Do Not Bring Personal Feelings into the Market

I received a consultation request:

“I want to increase the CVR from 2% to 5% to increase new inquiries. I am considering trying the ○○ strategy, what do you think?”

My response was:

“It might be better to increase the advertising budget rather than implement a new strategy.”

Why did I suggest increasing the advertising budget instead of focusing on the strategy? Because, after objectively evaluating the information provided and the market response, I realized that pushing for higher numbers wouldn’t yield significant improvement.

If there were a defect that could be improved, it would be a thing to work on, but the current numbers aren’t bad, and the product itself isn’t bad either.

In this case, investing time and money in a new strategy would be less rational than simply increasing the advertising budget to boost CVR, which would yield a more certain return.

Aiming to raise the CVR to 5% is subjective and overly optimistic. Viewing the market subjectively leads to distorted perspectives, causing valuable time and money to be wasted by pursuing unattainable goals.

Today, I want to talk about how to engage with the market properly.

Do Not Bring Personal Feelings into the Market

We form various hypotheses and implement strategies, but the answer always lies in the market.

As previsouly discussed above, the CVR of 2% is the market’s answer. Anything beyond that doesn’t align with the market, so trying to force a strategy would be no value.

If you cannot accept the market’s answer, it’s likely because your evaluation in the PDCA cycle (Plan-Do-Check-Act) is not appropriate.

PDCA involves evaluating the results and making improvements based on some rationale or hypothesis. Personal emotions should not be involved.

However, those who view the market subjectively tend to see things through distorted lenses, driven by speculations and desires, like “I want it to be this way” or “It should be this way.”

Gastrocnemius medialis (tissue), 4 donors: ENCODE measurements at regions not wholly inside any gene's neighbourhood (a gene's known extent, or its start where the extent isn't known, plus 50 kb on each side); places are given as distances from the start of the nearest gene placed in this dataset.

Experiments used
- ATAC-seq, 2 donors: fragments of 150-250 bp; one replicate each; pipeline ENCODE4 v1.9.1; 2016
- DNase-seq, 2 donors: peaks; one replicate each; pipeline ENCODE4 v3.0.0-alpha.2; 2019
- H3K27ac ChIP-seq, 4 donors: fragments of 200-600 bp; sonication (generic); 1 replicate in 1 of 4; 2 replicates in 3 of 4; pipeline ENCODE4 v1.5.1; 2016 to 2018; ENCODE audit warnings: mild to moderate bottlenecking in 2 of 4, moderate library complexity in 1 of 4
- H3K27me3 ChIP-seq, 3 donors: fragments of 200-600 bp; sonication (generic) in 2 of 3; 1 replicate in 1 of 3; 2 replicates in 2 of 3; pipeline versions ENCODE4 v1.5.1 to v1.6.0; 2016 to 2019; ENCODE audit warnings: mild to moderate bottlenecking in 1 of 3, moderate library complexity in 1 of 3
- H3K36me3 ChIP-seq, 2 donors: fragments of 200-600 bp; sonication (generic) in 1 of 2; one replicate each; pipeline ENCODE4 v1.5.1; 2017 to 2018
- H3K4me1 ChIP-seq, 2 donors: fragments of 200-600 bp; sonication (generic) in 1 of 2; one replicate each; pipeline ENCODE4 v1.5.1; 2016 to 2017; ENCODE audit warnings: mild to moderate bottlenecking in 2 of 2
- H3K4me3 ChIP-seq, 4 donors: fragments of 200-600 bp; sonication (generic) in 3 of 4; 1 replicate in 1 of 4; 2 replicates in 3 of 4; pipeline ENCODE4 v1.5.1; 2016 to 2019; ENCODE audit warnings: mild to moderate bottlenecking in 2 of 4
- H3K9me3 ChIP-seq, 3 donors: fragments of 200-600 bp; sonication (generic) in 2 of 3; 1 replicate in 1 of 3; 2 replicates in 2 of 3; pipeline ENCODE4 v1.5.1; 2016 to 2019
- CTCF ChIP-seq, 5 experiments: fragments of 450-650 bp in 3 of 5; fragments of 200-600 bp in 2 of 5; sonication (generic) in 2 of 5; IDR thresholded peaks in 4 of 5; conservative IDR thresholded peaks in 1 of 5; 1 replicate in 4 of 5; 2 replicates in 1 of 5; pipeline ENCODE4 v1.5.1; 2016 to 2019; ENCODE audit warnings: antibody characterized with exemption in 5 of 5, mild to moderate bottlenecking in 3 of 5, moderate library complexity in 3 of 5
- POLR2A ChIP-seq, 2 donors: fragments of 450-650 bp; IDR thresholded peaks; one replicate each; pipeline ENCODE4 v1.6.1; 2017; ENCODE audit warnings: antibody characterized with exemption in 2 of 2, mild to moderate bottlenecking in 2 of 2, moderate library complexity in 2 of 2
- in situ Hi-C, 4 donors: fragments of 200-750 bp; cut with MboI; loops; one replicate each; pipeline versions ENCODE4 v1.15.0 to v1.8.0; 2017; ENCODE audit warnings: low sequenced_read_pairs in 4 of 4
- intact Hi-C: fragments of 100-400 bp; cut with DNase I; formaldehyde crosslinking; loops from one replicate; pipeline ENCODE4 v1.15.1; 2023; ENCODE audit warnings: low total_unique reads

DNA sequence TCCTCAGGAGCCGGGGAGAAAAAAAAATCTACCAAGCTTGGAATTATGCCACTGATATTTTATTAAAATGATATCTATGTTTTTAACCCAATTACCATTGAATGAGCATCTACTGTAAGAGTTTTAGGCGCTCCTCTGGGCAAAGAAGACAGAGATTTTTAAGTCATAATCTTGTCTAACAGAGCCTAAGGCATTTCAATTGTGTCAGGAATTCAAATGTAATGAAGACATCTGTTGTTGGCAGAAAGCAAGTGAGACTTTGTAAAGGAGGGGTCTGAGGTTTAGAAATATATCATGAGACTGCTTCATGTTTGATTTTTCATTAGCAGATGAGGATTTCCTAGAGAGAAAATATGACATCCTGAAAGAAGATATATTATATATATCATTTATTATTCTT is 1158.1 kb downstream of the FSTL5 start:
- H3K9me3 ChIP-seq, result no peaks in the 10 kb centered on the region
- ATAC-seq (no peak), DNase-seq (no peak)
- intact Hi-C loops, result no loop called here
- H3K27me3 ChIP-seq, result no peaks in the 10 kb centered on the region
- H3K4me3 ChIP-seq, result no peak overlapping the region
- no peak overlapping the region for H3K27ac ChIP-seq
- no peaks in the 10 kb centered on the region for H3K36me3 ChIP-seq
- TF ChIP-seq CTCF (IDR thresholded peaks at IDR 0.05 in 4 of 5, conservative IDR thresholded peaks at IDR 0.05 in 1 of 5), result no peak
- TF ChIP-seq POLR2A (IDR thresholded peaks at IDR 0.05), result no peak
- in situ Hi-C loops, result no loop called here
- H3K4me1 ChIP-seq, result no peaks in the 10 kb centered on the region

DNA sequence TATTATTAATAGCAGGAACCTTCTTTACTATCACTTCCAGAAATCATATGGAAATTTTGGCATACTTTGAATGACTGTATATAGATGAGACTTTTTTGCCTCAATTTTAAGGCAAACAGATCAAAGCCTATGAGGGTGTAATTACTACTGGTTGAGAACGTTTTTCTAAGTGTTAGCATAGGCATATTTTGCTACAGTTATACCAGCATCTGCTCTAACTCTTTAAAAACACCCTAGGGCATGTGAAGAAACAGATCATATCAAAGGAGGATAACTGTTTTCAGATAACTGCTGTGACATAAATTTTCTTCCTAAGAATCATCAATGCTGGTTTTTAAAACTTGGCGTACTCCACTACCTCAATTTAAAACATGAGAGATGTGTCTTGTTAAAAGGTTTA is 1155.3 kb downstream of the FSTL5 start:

This prevents you from utilizing the results obtained from the market effectively. It’s crucial to view results and numbers objectively, without emotion or speculation, and derive the next step logically.

Why Do People Become Subjective?

I mentioned that those who distort the market with their subjectivity do not evaluate results properly. But why does this happen? It’s because they lack a benchmark for measuring the market.

In other words, they haven’t conducted enough research. By analyzing the market size, trading area, competitors, and various aspects, you can estimate approximate figures. This helps determine whether there is room for further improvement by comparing the obtained results with these estimates. You understand the endpoint or acceptable range.

People without a benchmark cannot evaluate the market results and end up interpreting things based on their convenience, seeking more than is reasonable.

Research the market, assess the product’s value, and aim to bridge that gap. This way, you can grasp your current position and naturally derive the next step.

Make Judgments from an Objective Perspective

Many people continue to chase after unattainable results or hold excessive expectations because they don’t realize their views are distorted.

While the intent to improve is important, it’s necessary to objectively analyze the market and set a target range first. Otherwise, you’ll mistakenly believe the product can grow indefinitely.

Rather than aiming for infinite growth, understand that there is a high probability of growth up to a certain point and implement strategies to bridge that gap.

Engaging with the market involves bridging the gap between the market and the product’s value. This is the mindset to adopt.

Yuzuru Ishikawa
Small Business Growth Specialist | Director at Globalcube Limited | CMO for Kesae Total Balance: Beauty Massage Salon | I specialise in helping small local businesses that aspire to expand to a nationwide scale |